Trevor watched silently as Kasmir Teufel hurried—it wouldn’t quite do to say that he fled—the office. Filling Kasmir’s place in the government hierarchy would be difficult, but Trevor hadn’t even tried to convince him to stay.
Let the scared ones go, Wu had said, forcing them to work with you will only lead to problems.
So Kasmir would get a generous retirement bonus and a chance to escape.
After a few minutes, Wu escorted in Narges Khoroushi, the head bureaucrat for Arcane Persons and Artifacts.
She walked stiffly, her starburst earrings chiming with each step. Trevor examined the rest of her ensemble. She wore a simple white cap covering her head that contrasted with her dark brown skin and curled black hair. Her pants were dark with intricate floral embroidery climbing half way to the knees. A robed upper garment that fell to mid thigh and mimicked the embroidery around the cuffs. Together, her outfit gave an impression somewhere between an active or relaxed lifestyler. An impression Trevor knew was false. There was nothing ‘relaxed’ about her.
She stopped a few steps from his desk. “Fredrickson.”
Keep the evil ones close to you, had been the second part of Wu’s divination. ‘Evil,’ Trevor thought, was a flexible concept. But Wu said that in this case, it meant those who would cause or force division. Which fit Khoroushi to a T.
“Thanks for coming so promptly. Please, sit, have a snack.”
On cue, Wu returned with a tray of finger foods.
She glared at him. “There is no need for courtesy between us. Say your piece and have done with it.”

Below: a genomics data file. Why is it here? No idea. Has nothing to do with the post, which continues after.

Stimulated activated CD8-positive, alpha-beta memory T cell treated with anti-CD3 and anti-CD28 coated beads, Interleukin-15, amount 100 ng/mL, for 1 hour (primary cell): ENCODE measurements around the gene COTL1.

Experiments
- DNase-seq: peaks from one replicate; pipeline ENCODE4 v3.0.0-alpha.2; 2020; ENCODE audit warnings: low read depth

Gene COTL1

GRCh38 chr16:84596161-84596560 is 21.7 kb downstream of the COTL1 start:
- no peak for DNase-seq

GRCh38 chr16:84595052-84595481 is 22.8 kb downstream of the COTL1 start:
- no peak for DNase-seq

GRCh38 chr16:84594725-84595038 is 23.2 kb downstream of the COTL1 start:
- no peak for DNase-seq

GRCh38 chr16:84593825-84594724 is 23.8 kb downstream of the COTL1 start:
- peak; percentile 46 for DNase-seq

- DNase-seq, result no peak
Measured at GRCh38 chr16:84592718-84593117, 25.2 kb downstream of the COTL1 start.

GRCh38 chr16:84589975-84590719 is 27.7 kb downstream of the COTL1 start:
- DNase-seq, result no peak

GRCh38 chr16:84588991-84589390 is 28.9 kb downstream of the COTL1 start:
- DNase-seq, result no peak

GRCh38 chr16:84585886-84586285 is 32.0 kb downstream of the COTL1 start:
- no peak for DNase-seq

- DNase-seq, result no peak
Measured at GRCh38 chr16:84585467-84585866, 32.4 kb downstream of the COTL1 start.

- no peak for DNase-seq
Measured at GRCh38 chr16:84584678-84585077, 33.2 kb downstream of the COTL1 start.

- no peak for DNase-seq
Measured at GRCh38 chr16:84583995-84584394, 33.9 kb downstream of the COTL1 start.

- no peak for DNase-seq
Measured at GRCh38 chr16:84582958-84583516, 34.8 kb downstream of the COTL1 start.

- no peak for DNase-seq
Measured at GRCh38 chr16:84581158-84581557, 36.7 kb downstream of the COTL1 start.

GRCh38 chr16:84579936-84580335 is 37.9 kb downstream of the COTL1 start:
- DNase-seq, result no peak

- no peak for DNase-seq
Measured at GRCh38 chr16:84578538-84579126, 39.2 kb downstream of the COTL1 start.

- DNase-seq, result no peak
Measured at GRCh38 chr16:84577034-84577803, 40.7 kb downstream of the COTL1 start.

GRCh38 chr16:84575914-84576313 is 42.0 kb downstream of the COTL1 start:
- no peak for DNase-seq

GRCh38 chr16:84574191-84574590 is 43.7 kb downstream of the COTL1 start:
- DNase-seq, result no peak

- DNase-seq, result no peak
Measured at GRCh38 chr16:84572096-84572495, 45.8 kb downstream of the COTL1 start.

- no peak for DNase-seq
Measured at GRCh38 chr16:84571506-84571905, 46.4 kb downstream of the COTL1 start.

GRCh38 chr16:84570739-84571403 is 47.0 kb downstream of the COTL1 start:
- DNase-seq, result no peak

“I want you to step down from APA.”
She sniffed. “And if I don’t?”
“Then I can’t put you on the team that is going to be restructuring the World Peace Force.”
Her eyes widened.
Trevor leaned back in his chair and sighed. “You heard about Winehurst?”
She jerked her head.
“He was… typical of our so-called ‘peacekeepers.’ We need a military, with an emphasis on marines and space forces.” She opened her mouth but he rolled over her. “We don’t need a bunch of bullies and jackboots who use chemical weapons on protesters and demonstrations.”
Khoroushi pursed her lips. “You watched my speeches.”
“We were enemies.” He smiled. “I try to know my enemies.”
“We are enemies. And if I’d been more willing to support… harsh measures against your street mobs you might not be sitting in that chair right now.” She leaned in, anger glinting in her eyes. “And you know damn well that not all of your engineered protests were peaceful.”
“You and I both know your colleagues’ personal cowardice is the reason my butt is in this chair. The protests,” he waved out to windows, “helped me build grassroots support to take power without instant chaos or rebellions erupting. All the arrests, and beatings, and chemical attacks did was prove to my supporters that I was right. The World Government was a corrupt oligarchy in service of the elites. And don’t tell me you were democratically elected. When a full third of the world’s population couldn’t vote there was nothing democratic about it.”
“Monsters.” It was quietly stated, without the venom most people would imbue in the word, but no less hateful for that.
“No. People. My people. And one way or another, I am removing you from power over them. But I’d rather smoke the pipe with you than toss you out a window.” He smiled again. “If nothing else the repairs will get expensive after a while.”
“Ha!” She looked at him for the first time with interest. “So you’ll let me fix the problems with the peacekeepers if I buy into your revolution.”
“Not buy in. Just stop fighting me.”
She said nothing for a full two minutes. Trevor waited. Then she sat down across from him. “Tell me how this brainstorm of yours will work. And why you think we need a military at all.”